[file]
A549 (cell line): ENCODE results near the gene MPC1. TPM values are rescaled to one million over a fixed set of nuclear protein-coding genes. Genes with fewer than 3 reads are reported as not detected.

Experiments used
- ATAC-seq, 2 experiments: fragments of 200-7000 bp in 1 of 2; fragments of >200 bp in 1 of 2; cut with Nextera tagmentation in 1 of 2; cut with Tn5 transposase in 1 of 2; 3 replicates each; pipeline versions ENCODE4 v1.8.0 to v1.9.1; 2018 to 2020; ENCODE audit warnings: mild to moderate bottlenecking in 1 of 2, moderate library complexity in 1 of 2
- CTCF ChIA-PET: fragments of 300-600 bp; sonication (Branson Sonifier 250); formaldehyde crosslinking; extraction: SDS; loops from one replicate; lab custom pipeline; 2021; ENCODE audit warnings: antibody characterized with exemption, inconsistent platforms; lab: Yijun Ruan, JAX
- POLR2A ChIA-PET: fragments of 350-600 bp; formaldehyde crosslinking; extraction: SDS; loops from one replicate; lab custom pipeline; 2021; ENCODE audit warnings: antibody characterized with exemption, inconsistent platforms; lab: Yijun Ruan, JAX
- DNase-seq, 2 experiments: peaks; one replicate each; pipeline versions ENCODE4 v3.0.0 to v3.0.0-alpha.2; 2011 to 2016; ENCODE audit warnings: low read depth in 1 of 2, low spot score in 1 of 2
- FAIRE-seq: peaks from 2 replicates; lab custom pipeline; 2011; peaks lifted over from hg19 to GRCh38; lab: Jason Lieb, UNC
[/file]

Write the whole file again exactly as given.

A549 (cell line): ENCODE results near the gene MPC1. TPM values are rescaled to one million over a fixed set of nuclear protein-coding genes. Genes with fewer than 3 reads are reported as not detected.

Experiments used
- ATAC-seq, 2 experiments: fragments of 200-7000 bp in 1 of 2; fragments of >200 bp in 1 of 2; cut with Nextera tagmentation in 1 of 2; cut with Tn5 transposase in 1 of 2; 3 replicates each; pipeline versions ENCODE4 v1.8.0 to v1.9.1; 2018 to 2020; ENCODE audit warnings: mild to moderate bottlenecking in 1 of 2, moderate library complexity in 1 of 2
- CTCF ChIA-PET: fragments of 300-600 bp; sonication (Branson Sonifier 250); formaldehyde crosslinking; extraction: SDS; loops from one replicate; lab custom pipeline; 2021; ENCODE audit warnings: antibody characterized with exemption, inconsistent platforms; lab: Yijun Ruan, JAX
- POLR2A ChIA-PET: fragments of 350-600 bp; formaldehyde crosslinking; extraction: SDS; loops from one replicate; lab custom pipeline; 2021; ENCODE audit warnings: antibody characterized with exemption, inconsistent platforms; lab: Yijun Ruan, JAX
- DNase-seq, 2 experiments: peaks; one replicate each; pipeline versions ENCODE4 v3.0.0 to v3.0.0-alpha.2; 2011 to 2016; ENCODE audit warnings: low read depth in 1 of 2, low spot score in 1 of 2
- FAIRE-seq: peaks from 2 replicates; lab custom pipeline; 2011; peaks lifted over from hg19 to GRCh38; lab: Jason Lieb, UNC